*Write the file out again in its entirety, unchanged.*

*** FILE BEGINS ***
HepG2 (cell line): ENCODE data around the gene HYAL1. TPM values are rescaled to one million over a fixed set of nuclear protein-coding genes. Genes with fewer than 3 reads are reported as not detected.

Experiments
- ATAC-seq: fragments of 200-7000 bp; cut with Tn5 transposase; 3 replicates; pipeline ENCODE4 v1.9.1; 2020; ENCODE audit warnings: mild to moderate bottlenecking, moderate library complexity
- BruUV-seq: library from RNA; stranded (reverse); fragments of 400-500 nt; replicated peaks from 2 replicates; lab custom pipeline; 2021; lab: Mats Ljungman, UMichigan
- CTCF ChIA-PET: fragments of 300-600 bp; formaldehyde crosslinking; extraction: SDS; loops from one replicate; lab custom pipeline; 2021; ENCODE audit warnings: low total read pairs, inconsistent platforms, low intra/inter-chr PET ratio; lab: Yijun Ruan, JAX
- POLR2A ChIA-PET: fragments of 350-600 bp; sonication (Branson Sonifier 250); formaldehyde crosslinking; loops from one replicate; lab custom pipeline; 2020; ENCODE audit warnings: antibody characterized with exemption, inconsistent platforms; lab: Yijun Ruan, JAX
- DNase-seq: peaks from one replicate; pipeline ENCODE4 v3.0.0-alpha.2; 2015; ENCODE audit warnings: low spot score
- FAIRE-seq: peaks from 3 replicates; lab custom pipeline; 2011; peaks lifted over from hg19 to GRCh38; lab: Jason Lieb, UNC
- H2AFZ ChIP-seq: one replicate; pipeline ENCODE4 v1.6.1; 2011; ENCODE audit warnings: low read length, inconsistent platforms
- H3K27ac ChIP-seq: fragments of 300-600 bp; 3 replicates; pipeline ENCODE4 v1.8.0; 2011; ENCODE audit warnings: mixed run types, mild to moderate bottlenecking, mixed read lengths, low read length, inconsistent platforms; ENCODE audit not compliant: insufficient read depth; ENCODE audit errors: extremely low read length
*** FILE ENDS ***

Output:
HepG2 (cell line): ENCODE data around the gene HYAL1. TPM values are rescaled to one million over a fixed set of nuclear protein-coding genes. Genes with fewer than 3 reads are reported as not detected.

Experiments
- ATAC-seq: fragments of 200-7000 bp; cut with Tn5 transposase; 3 replicates; pipeline ENCODE4 v1.9.1; 2020; ENCODE audit warnings: mild to moderate bottlenecking, moderate library complexity
- BruUV-seq: library from RNA; stranded (reverse); fragments of 400-500 nt; replicated peaks from 2 replicates; lab custom pipeline; 2021; lab: Mats Ljungman, UMichigan
- CTCF ChIA-PET: fragments of 300-600 bp; formaldehyde crosslinking; extraction: SDS; loops from one replicate; lab custom pipeline; 2021; ENCODE audit warnings: low total read pairs, inconsistent platforms, low intra/inter-chr PET ratio; lab: Yijun Ruan, JAX
- POLR2A ChIA-PET: fragments of 350-600 bp; sonication (Branson Sonifier 250); formaldehyde crosslinking; loops from one replicate; lab custom pipeline; 2020; ENCODE audit warnings: antibody characterized with exemption, inconsistent platforms; lab: Yijun Ruan, JAX
- DNase-seq: peaks from one replicate; pipeline ENCODE4 v3.0.0-alpha.2; 2015; ENCODE audit warnings: low spot score
- FAIRE-seq: peaks from 3 replicates; lab custom pipeline; 2011; peaks lifted over from hg19 to GRCh38; lab: Jason Lieb, UNC
- H2AFZ ChIP-seq: one replicate; pipeline ENCODE4 v1.6.1; 2011; ENCODE audit warnings: low read length, inconsistent platforms
- H3K27ac ChIP-seq: fragments of 300-600 bp; 3 replicates; pipeline ENCODE4 v1.8.0; 2011; ENCODE audit warnings: mixed run types, mild to moderate bottlenecking, mixed read lengths, low read length, inconsistent platforms; ENCODE audit not compliant: insufficient read depth; ENCODE audit errors: extremely low read length